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The Toxic Twelve: Getting Smart on Skin-Safety

The Toxic Twelve: Getting Smart on Skin-Safety

Our skin is the largest and also one of the most important organs of our body. It both protects other vital organs, bones, muscles, ligaments, and nerves, as well as acts as an elimination system, detoxifying our bodies through over 4 million sweat glands. It’s also semi-permeable, absorbing up to 60% of what it encounters.

Because the FDA does not regulate skincare, almost any ingredient can be incorporated into a product formula. And sometimes, those ingredients are harmful to our health, especially given that women, on average, use 12 personal care products a day in their daily routines. Many ingredients found in traditional skincare products (face washes, lotions, sunscreen, etc.) have now been linked to health issues such as allergies, eczema, cancer, hormonal disruption, and reproductive problems.

There are so many great resources to help you learn more, but for now, here’s a list of the top ingredients to avoid in your personal care routine -- the so-called “toxic twelve.”

1. SYNTHETIC FRAGRANCES
Anything that is synthetic or artificial should always raise a red flag. These are made up of hundreds to thousands of different ingredients not listed on the label, so you are never sure what you are actually being exposed to. Often found in cosmetic and skincare products but also many household products such as candles, air fresheners, and scented trash bags.

2. ALUMINUM
Toxic metal that can have oestrogen-like effects in our systems, disrupting the healthy functioning of the endocrine system. Found many personal care product, but especially antiperspirant deodorants.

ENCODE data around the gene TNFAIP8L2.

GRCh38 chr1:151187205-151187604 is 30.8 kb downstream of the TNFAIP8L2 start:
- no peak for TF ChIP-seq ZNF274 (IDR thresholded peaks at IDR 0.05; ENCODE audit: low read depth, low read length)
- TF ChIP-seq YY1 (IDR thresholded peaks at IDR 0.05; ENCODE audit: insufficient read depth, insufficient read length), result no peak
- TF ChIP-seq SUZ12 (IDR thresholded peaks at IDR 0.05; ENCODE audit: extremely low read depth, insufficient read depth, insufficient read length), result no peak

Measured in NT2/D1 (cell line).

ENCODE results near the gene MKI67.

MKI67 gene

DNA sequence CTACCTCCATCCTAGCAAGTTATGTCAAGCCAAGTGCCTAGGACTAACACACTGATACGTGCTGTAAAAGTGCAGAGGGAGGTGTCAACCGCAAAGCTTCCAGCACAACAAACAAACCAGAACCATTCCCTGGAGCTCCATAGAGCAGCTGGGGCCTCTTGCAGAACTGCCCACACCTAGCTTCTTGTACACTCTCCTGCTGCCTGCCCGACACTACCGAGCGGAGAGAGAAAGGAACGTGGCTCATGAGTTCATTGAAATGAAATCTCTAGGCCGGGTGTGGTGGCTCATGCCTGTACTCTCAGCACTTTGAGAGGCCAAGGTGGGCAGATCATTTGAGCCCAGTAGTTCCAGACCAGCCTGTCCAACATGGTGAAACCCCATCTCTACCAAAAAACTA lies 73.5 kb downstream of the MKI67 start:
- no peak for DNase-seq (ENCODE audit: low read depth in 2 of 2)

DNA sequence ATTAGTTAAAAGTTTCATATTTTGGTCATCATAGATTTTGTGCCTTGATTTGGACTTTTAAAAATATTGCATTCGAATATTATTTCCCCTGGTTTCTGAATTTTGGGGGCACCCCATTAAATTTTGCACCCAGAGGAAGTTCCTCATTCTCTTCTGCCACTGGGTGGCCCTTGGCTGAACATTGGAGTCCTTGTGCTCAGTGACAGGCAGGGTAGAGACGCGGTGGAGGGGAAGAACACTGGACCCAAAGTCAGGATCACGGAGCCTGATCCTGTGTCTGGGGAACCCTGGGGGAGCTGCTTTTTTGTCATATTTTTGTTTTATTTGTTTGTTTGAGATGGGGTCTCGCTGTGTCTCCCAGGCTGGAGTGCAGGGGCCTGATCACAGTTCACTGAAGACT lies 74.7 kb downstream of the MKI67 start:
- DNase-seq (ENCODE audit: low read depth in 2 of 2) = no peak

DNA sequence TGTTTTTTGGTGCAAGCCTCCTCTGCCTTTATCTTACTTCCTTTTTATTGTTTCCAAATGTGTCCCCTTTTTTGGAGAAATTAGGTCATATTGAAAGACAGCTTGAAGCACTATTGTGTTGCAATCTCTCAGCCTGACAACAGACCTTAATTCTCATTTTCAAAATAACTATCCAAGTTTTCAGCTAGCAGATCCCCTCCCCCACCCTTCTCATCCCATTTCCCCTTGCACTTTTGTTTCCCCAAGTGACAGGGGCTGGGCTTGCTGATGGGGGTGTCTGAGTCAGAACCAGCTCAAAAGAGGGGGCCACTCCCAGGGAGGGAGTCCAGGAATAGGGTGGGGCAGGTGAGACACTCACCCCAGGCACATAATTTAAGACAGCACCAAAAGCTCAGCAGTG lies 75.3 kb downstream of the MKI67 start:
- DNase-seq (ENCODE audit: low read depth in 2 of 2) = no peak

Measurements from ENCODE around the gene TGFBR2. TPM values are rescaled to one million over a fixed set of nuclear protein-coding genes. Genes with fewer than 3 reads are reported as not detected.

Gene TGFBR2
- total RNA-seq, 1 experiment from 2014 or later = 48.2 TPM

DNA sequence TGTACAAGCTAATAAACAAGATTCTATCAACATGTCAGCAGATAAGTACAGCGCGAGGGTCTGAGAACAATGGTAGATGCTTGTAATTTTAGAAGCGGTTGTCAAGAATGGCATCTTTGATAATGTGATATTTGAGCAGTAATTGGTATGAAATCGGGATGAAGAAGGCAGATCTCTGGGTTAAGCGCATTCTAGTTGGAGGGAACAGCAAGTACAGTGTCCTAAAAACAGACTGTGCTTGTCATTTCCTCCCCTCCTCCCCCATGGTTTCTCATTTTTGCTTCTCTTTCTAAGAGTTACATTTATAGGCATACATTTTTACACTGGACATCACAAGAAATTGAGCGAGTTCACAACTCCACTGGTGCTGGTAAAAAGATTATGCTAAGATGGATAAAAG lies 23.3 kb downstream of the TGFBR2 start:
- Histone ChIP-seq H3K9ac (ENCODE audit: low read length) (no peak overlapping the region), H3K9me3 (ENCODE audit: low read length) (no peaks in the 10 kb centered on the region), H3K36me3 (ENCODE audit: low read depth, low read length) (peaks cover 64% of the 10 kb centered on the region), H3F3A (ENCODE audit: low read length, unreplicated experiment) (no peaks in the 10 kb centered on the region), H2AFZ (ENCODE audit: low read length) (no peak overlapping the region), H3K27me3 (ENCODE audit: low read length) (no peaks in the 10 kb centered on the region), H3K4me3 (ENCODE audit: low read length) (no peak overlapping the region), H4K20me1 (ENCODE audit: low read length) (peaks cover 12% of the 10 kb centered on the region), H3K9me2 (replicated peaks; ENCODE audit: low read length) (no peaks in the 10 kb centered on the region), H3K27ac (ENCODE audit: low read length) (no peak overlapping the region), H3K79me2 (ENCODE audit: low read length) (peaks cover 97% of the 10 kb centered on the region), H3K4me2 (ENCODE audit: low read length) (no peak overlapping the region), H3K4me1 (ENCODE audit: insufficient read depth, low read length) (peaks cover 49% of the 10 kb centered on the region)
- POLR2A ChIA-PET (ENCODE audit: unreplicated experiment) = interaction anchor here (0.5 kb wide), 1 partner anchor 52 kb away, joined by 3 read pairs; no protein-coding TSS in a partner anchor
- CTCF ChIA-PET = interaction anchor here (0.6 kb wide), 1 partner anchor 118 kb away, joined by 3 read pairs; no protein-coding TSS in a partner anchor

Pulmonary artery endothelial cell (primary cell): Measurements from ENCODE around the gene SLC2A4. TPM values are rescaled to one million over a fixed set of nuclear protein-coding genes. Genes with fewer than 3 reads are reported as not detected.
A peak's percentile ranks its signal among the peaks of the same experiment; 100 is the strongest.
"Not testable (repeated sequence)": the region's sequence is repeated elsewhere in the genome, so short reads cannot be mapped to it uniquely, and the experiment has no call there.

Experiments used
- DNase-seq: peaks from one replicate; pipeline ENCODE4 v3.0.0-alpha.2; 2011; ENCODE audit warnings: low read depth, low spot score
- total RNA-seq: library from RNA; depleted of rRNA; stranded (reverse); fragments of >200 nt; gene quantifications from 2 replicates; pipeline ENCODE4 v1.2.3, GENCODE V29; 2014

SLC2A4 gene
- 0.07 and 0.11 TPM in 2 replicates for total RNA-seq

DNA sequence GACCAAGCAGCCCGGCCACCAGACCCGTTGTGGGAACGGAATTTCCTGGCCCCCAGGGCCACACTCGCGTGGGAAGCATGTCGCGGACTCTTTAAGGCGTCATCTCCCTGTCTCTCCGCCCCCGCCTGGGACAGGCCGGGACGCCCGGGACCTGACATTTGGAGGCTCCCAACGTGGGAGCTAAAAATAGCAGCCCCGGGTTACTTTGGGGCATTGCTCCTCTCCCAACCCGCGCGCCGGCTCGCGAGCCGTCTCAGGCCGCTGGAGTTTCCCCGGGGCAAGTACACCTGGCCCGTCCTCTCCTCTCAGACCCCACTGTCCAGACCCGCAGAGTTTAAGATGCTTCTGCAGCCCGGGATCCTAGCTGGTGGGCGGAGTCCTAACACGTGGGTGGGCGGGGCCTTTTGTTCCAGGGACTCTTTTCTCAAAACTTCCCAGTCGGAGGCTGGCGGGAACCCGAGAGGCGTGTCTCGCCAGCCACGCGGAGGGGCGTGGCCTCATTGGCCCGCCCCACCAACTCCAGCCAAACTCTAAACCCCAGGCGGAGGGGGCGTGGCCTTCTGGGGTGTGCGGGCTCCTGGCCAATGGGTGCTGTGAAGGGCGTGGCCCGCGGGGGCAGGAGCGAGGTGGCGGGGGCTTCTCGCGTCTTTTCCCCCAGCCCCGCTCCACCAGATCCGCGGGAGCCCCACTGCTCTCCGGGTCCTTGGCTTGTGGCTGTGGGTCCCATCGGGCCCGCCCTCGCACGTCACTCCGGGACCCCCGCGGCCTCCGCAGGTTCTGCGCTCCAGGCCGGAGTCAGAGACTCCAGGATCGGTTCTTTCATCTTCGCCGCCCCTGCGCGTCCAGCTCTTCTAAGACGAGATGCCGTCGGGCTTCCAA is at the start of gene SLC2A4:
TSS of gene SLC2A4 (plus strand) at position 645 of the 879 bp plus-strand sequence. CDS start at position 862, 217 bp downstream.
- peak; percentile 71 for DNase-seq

3. MINERAL OIL
A petroleum by-product that coats the skin like plastic, clogging its pores. This is harmful because it interferes with skin’s ability to eliminate toxins. Found in creams, lotions, ointments, and cosmetics.

4. DMDM HYDANTOIN & UREA (Imidazolidinyl)
Preservatives that often release formaldehyde which may cause joint pain, skin allergies, headaches, and loss of sleep. Found in skincare products, cosmetics, shampoos and conditioners, and detergents.

5. PARABENS (Methyl, Butyl, Ethyl, Propyl)
Not always labeled, used as preservatives, and may contribute to hormone imbalance. Found almost everywhere, but especially in moisturizers and deodorants.

6. DEA (diethanolamine), MEA (Monoethanolamine), and TEA (triethanolamine)
Clear, colorless, viscous liquids with ammonia-like odors. Usually found in products that foam like facial cleansers and soaps. They are also found in eye makeup, fragrances, hair products, and sunscreens.

7. TRICLOSAN
A synthetic antibacterial agent that may disrupt thyroid function and can degrade into a form of dioxin, a class of chemicals linked to a broad range of toxicities including cancer.
Usually found in soaps, mouthwash, shaving cream, deodorants, toothpastes, etc.

8. PEG (Polyethylene glycol)
Ingredient that can alter and reduce the skin’s natural moisture factor. It adjusts the melting point and thickens products. Usually found in cleansers to dissolve oil and grease.

9. SILOXANES
Look for ingredients ending in "-siloxane" or "-methicone." Used in a variety of cosmetics to soften, smooth and moisten. Suspected endocrine disruptor and reproductive toxicant (cyclotetrasiloxane).

10. SODIUM LAURYL SULFATE (SLS) & SODIUM LAURETH SULFATE (SLES)
Detergent that makes products foam, lather, and bubble, found in 90% of personal-care products that foam, and linked to skin irritation.

11. PHTHALATES
Chemicals used to increase flexibility and strength of plastics, and not often listed among the ingredients on products. Usually found in cosmetics such as fragrance oils and listed under the term “fragrance".

12. PROPYLENE GLYCOL (PG) & BUTYLENE GLYCOL
Gaseous hydrocarbons which in a liquid state act as “surfactant”. They penetrate the skin so quickly and can weaken the protein and cellular structure. Usually used to make extracts from herbs.

We hope this list is eye-opening and informative, but don’t let it overwhelm you. Start by looking at product labels. When possible opt for cleaner ingredients, and overall, try to reduce the number of products that you use. Often the effects of a single cream or shampoo aren’t enough to cause serious harm, but the repeat use of multiple products that are chock-full of these kinds of chemicals can really start adding up. Know that even just by reading this article, you’re one step closer to shopping smarter!

 

Want more on Eco-Literacy? 

Normalize This: Eco-Literacy

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